Imagined Germany: Richard Wagner's National Utopia. (Book Reviews).
New York / Bern: Peter Lang, 1999. viii + 229 pp. $50.95.
UNLIKE WEIMAR GERMANY between the two World Wars, which does garner some recognition from Anglo American readers because of its enduring impact on film, theatre, design, and critical theory, German culture between 1815 and 1914 is largely unknown terrain. Names, rather than contexts, are recalled: A. Schopenhauer, F. Nietzsche, O. Bismarck, K. Marx, R. Wagner. Hannu Salmi's readable and well-researched study of Richard Wagner's ideas in their social and political environments will serve as a useful corrective to this spot of cultural amnesia.
In order to grasp the particular problems of German history in the nineteenth century and hence the meaning of Wagner's proposed solution, Salmi begins with a chapter reviewing the political background as well as the importance of historical thought during the Romantic period. It is important to bear in mind that there was no nation state called "Deutschland" ("Germany"). Until its dissolution in 1806, the Holy Roman Empire was a complex arrangement of territories held together by tradition, dynastic bonds, and inertia. Romantic writers and the generation which had helped defeat Napoleon were increasingly vociferous in their demands for a modern nation state, defined by a single sovereign, a parliament and a national language, but all such aspirations were thwarted by political givens. The German case looks quirky from today's vantage point because at that time being radical meant supporting causes which now appear conservative, such as unification, centralism, and nationalism. By examining the politics of the time, Salmi helps us to see how Wagner's early radicalism is not essentially at odds with his later nationalism.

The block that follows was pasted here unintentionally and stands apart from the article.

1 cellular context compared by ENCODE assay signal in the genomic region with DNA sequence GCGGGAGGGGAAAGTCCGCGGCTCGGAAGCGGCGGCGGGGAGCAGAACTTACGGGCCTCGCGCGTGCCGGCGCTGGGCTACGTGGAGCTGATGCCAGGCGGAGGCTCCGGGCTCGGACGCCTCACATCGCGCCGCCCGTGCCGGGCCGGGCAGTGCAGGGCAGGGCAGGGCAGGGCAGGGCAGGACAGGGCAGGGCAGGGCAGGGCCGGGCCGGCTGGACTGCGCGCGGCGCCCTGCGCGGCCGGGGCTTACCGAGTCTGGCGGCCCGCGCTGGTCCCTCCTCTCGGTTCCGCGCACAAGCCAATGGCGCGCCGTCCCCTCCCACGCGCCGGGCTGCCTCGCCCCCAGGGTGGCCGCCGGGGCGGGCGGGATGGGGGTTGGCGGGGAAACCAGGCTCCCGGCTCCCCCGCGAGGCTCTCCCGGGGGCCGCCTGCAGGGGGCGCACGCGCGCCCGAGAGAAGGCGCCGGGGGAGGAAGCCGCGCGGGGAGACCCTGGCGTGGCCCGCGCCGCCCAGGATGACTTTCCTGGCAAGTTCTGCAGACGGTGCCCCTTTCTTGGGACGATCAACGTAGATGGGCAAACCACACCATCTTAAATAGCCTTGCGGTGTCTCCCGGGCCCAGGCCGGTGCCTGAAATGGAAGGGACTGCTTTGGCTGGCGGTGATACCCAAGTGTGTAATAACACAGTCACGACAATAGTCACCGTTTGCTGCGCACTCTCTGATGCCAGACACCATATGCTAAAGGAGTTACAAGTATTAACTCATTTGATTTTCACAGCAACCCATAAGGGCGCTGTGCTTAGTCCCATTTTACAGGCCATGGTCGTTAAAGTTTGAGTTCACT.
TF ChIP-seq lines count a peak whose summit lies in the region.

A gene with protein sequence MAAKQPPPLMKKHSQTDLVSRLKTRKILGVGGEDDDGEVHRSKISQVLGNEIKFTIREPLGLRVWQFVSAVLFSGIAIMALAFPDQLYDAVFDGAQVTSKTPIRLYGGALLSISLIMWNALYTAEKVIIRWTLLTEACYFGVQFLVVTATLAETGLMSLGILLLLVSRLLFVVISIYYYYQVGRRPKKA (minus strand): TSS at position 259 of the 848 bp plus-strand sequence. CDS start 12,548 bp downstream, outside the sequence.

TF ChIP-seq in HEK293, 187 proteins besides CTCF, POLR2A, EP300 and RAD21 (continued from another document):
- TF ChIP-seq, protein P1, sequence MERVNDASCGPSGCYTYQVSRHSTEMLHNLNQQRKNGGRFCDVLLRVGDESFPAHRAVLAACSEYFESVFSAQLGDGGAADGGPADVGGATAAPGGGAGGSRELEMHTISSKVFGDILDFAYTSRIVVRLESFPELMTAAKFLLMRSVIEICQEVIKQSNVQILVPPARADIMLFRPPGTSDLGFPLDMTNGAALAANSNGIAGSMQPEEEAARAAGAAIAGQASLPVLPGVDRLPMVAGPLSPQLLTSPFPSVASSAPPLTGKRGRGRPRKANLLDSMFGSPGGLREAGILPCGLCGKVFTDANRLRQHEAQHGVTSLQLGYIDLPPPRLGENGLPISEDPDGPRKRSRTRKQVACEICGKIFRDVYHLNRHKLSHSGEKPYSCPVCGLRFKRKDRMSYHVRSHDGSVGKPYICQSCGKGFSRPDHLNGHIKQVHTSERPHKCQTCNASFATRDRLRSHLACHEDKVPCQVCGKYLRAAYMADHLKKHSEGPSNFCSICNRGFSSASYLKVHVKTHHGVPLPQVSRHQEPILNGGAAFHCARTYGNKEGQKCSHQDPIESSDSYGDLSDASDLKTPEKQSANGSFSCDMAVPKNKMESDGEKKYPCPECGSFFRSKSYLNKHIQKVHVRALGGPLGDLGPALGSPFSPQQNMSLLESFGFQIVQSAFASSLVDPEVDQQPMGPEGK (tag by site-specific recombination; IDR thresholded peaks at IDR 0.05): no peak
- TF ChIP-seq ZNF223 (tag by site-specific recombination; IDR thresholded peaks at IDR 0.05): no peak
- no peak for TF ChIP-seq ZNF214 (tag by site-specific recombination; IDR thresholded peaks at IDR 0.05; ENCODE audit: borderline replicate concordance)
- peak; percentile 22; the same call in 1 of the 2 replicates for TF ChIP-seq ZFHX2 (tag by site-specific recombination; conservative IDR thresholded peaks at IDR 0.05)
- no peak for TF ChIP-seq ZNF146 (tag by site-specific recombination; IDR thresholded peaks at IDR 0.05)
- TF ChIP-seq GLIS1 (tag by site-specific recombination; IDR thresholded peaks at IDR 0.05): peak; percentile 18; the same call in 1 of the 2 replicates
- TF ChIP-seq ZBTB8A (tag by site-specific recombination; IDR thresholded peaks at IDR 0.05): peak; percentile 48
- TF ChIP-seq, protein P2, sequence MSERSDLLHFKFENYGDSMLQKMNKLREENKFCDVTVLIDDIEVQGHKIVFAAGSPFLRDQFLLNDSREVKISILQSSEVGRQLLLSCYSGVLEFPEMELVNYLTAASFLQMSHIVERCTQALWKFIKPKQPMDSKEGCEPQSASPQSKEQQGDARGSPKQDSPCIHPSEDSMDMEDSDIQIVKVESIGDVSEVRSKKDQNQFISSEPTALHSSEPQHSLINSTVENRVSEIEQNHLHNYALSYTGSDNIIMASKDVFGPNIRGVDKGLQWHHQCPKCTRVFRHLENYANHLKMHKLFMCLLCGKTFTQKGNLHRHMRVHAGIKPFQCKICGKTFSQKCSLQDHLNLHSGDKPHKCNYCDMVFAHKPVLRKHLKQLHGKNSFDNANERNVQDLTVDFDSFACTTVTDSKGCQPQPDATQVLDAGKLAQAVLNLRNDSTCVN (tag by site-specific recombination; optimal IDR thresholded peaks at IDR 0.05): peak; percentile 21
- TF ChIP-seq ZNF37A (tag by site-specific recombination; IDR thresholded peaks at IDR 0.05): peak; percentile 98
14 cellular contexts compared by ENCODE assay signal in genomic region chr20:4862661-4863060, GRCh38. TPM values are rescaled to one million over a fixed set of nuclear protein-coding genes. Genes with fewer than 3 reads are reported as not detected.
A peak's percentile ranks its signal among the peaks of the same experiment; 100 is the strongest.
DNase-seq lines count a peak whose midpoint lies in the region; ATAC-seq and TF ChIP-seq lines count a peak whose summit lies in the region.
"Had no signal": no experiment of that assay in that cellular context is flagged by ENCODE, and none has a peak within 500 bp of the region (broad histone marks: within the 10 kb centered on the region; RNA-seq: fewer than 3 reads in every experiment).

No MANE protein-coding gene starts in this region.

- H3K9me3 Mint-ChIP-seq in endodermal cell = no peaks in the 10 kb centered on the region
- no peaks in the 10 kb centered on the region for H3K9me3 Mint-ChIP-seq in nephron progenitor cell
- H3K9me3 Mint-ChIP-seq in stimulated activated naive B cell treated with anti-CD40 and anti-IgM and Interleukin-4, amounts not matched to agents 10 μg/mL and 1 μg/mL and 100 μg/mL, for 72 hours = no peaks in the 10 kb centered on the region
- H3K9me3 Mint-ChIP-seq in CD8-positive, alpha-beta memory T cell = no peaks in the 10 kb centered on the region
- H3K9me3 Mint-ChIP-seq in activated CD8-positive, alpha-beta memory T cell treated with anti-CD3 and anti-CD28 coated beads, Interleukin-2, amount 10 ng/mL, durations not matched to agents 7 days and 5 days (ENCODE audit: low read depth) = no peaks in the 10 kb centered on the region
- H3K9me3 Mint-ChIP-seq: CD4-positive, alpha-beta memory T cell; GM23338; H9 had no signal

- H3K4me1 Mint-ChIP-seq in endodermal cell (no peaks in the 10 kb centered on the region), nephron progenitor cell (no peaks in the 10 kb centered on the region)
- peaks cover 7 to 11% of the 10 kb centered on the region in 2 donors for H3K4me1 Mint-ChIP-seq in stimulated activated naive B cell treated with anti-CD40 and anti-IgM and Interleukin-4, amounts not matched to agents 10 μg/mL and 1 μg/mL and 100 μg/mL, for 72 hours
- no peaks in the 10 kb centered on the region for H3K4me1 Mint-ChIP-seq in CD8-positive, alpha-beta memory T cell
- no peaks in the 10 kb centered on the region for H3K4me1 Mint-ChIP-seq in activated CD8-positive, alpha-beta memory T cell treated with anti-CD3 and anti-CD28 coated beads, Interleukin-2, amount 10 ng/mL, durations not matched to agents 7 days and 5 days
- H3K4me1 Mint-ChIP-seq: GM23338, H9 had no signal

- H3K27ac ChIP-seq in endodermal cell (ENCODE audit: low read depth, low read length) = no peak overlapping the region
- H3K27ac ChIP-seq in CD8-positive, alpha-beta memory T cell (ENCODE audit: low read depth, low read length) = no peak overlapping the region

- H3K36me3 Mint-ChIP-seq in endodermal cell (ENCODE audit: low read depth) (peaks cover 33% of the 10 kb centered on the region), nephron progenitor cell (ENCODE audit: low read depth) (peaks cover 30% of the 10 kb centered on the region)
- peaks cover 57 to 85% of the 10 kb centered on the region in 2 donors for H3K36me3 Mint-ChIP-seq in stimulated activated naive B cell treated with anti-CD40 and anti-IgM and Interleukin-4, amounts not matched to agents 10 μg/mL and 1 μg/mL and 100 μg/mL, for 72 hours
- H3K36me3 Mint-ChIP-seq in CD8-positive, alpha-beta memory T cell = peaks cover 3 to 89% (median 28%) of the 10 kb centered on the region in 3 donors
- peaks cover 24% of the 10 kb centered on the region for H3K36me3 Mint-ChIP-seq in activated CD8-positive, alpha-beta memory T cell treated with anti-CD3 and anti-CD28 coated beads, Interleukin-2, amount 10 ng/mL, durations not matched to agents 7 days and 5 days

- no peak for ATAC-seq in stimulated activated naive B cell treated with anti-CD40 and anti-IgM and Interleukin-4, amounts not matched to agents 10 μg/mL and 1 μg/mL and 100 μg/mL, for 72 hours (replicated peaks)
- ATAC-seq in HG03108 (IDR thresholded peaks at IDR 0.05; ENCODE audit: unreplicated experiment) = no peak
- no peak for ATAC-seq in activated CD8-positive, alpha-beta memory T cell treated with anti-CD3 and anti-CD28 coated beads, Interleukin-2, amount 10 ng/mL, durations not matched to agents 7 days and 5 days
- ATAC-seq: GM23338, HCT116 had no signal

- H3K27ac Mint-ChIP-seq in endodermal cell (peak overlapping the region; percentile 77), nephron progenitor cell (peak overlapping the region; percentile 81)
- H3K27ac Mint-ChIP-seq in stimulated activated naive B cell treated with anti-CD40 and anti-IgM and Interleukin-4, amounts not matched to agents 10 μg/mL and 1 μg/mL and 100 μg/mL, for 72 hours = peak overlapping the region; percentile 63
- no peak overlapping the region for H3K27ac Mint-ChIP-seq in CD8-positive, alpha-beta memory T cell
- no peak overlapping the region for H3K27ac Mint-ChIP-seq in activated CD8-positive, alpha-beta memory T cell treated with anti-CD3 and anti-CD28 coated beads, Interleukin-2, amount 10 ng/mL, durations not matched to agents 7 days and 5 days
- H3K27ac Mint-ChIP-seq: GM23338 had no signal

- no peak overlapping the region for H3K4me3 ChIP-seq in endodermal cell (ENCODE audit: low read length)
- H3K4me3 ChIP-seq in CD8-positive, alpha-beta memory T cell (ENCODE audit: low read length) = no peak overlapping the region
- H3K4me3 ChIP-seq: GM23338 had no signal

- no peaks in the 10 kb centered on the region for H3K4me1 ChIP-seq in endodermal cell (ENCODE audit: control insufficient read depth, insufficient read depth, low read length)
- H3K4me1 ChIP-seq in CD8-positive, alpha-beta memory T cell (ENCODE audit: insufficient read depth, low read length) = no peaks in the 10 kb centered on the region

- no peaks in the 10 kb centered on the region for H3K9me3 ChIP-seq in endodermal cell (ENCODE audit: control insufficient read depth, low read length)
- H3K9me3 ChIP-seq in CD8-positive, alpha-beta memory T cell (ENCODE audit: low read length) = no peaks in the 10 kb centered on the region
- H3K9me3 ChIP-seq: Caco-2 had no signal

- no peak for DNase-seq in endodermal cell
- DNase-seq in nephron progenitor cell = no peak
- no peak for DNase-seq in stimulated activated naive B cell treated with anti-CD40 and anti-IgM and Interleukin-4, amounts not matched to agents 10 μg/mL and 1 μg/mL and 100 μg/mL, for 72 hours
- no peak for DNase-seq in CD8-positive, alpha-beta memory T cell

Wagner, who had participated in the 1848 uprisings in Dresden and been forced to flee after they were suppressed, spent the rest of his life seeking an alternative to the political constellation. As so many Germans, he believed that an aesthetic order could supplant the state. As Salmi shows, Wagner conflated notions of a "German spirit (Geist)" and a "German people (Volk)" with a Romantic model of the artistic genius as the expression of a general will. Such genius would achieve what the politicians could not, namely the founding of a strong, unified "Germany." The utopian concepts envisioned in 1848 would remain Wagner's constant aim:
Then let us sail across the sea, and here and there found a young Germany, let us fructify it with the products of our toil and striving, and let us beget and bring up the noblest and most godlike children [...]. Let us make it German and glorious; from its rising to its setting, the sun shall look down upon a beautiful, free Germany, and on the borders of the daughterlands, as upon those of their mother, no downtrodden, unfree people shall dwell, the rays of German freedom and German gentleness shall warm and transfigure the Cossack and the Frenchman, the Bushman and the Chinese. (qtd. 58)
Although Wagner would at one point toy with the possibility of going to the United States of America (influenced by his American dentist!), circumstances instead kept him active at home.